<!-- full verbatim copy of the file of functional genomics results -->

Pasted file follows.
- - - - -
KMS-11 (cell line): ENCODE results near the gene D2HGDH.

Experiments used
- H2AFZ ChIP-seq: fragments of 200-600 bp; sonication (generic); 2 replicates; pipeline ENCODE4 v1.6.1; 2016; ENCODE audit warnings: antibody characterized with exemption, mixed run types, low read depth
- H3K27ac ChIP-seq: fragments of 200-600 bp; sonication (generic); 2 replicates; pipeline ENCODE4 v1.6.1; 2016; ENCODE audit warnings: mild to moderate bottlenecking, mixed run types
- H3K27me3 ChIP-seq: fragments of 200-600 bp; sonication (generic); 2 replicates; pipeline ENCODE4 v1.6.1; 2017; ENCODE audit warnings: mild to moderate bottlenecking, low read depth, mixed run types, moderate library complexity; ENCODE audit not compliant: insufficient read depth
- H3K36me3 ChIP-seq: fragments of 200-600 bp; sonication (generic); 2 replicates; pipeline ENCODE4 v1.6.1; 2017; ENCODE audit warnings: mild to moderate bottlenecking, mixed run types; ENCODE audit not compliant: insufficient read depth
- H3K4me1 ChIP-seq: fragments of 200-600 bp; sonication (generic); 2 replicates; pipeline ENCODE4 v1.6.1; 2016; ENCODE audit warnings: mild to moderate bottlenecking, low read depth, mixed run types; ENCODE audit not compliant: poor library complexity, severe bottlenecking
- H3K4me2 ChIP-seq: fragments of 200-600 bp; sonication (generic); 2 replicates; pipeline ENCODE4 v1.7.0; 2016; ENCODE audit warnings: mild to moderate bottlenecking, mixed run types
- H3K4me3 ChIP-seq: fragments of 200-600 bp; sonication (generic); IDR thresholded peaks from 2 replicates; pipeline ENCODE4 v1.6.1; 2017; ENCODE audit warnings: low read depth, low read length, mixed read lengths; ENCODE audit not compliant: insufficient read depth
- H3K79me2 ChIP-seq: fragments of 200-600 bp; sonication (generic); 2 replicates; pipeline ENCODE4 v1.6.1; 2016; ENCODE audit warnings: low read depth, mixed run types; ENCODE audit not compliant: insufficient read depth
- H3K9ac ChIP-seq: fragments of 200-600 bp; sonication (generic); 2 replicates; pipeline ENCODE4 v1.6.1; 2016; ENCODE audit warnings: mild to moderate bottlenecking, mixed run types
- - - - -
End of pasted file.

KMS-11 (cell line): ENCODE results near the gene D2HGDH.

Experiments used
- H2AFZ ChIP-seq: fragments of 200-600 bp; sonication (generic); 2 replicates; pipeline ENCODE4 v1.6.1; 2016; ENCODE audit warnings: antibody characterized with exemption, mixed run types, low read depth
- H3K27ac ChIP-seq: fragments of 200-600 bp; sonication (generic); 2 replicates; pipeline ENCODE4 v1.6.1; 2016; ENCODE audit warnings: mild to moderate bottlenecking, mixed run types
- H3K27me3 ChIP-seq: fragments of 200-600 bp; sonication (generic); 2 replicates; pipeline ENCODE4 v1.6.1; 2017; ENCODE audit warnings: mild to moderate bottlenecking, low read depth, mixed run types, moderate library complexity; ENCODE audit not compliant: insufficient read depth
- H3K36me3 ChIP-seq: fragments of 200-600 bp; sonication (generic); 2 replicates; pipeline ENCODE4 v1.6.1; 2017; ENCODE audit warnings: mild to moderate bottlenecking, mixed run types; ENCODE audit not compliant: insufficient read depth
- H3K4me1 ChIP-seq: fragments of 200-600 bp; sonication (generic); 2 replicates; pipeline ENCODE4 v1.6.1; 2016; ENCODE audit warnings: mild to moderate bottlenecking, low read depth, mixed run types; ENCODE audit not compliant: poor library complexity, severe bottlenecking
- H3K4me2 ChIP-seq: fragments of 200-600 bp; sonication (generic); 2 replicates; pipeline ENCODE4 v1.7.0; 2016; ENCODE audit warnings: mild to moderate bottlenecking, mixed run types
- H3K4me3 ChIP-seq: fragments of 200-600 bp; sonication (generic); IDR thresholded peaks from 2 replicates; pipeline ENCODE4 v1.6.1; 2017; ENCODE audit warnings: low read depth, low read length, mixed read lengths; ENCODE audit not compliant: insufficient read depth
- H3K79me2 ChIP-seq: fragments of 200-600 bp; sonication (generic); 2 replicates; pipeline ENCODE4 v1.6.1; 2016; ENCODE audit warnings: low read depth, mixed run types; ENCODE audit not compliant: insufficient read depth
- H3K9ac ChIP-seq: fragments of 200-600 bp; sonication (generic); 2 replicates; pipeline ENCODE4 v1.6.1; 2016; ENCODE audit warnings: mild to moderate bottlenecking, mixed run types